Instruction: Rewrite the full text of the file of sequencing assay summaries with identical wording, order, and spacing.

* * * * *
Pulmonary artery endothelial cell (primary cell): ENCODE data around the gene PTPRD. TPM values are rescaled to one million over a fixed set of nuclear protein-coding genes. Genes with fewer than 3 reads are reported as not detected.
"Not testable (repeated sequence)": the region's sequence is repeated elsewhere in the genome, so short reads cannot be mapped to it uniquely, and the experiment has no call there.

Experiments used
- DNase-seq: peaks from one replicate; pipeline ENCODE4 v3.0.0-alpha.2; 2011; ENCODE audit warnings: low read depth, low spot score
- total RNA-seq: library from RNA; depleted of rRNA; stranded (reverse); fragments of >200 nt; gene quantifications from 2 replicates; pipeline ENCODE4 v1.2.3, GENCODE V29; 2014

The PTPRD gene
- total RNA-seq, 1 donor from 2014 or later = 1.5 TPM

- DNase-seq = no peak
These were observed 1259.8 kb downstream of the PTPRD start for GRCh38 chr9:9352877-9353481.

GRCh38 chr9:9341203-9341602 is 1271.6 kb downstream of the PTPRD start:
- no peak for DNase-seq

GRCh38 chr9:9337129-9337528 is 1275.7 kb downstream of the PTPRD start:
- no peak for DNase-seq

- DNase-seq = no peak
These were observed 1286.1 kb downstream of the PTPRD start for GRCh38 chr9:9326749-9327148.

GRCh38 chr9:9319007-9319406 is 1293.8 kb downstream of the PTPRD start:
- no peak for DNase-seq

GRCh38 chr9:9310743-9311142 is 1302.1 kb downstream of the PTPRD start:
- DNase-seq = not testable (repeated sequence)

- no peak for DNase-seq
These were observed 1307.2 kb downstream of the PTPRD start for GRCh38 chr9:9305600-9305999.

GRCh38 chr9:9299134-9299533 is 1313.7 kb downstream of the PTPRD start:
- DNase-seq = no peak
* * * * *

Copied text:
Pulmonary artery endothelial cell (primary cell): ENCODE data around the gene PTPRD. TPM values are rescaled to one million over a fixed set of nuclear protein-coding genes. Genes with fewer than 3 reads are reported as not detected.
"Not testable (repeated sequence)": the region's sequence is repeated elsewhere in the genome, so short reads cannot be mapped to it uniquely, and the experiment has no call there.

Experiments used
- DNase-seq: peaks from one replicate; pipeline ENCODE4 v3.0.0-alpha.2; 2011; ENCODE audit warnings: low read depth, low spot score
- total RNA-seq: library from RNA; depleted of rRNA; stranded (reverse); fragments of >200 nt; gene quantifications from 2 replicates; pipeline ENCODE4 v1.2.3, GENCODE V29; 2014

The PTPRD gene
- total RNA-seq, 1 donor from 2014 or later = 1.5 TPM

- DNase-seq = no peak
These were observed 1259.8 kb downstream of the PTPRD start for GRCh38 chr9:9352877-9353481.

GRCh38 chr9:9341203-9341602 is 1271.6 kb downstream of the PTPRD start:
- no peak for DNase-seq

GRCh38 chr9:9337129-9337528 is 1275.7 kb downstream of the PTPRD start:
- no peak for DNase-seq

- DNase-seq = no peak
These were observed 1286.1 kb downstream of the PTPRD start for GRCh38 chr9:9326749-9327148.

GRCh38 chr9:9319007-9319406 is 1293.8 kb downstream of the PTPRD start:
- no peak for DNase-seq

GRCh38 chr9:9310743-9311142 is 1302.1 kb downstream of the PTPRD start:
- DNase-seq = not testable (repeated sequence)

- no peak for DNase-seq
These were observed 1307.2 kb downstream of the PTPRD start for GRCh38 chr9:9305600-9305999.

GRCh38 chr9:9299134-9299533 is 1313.7 kb downstream of the PTPRD start:
- DNase-seq = no peak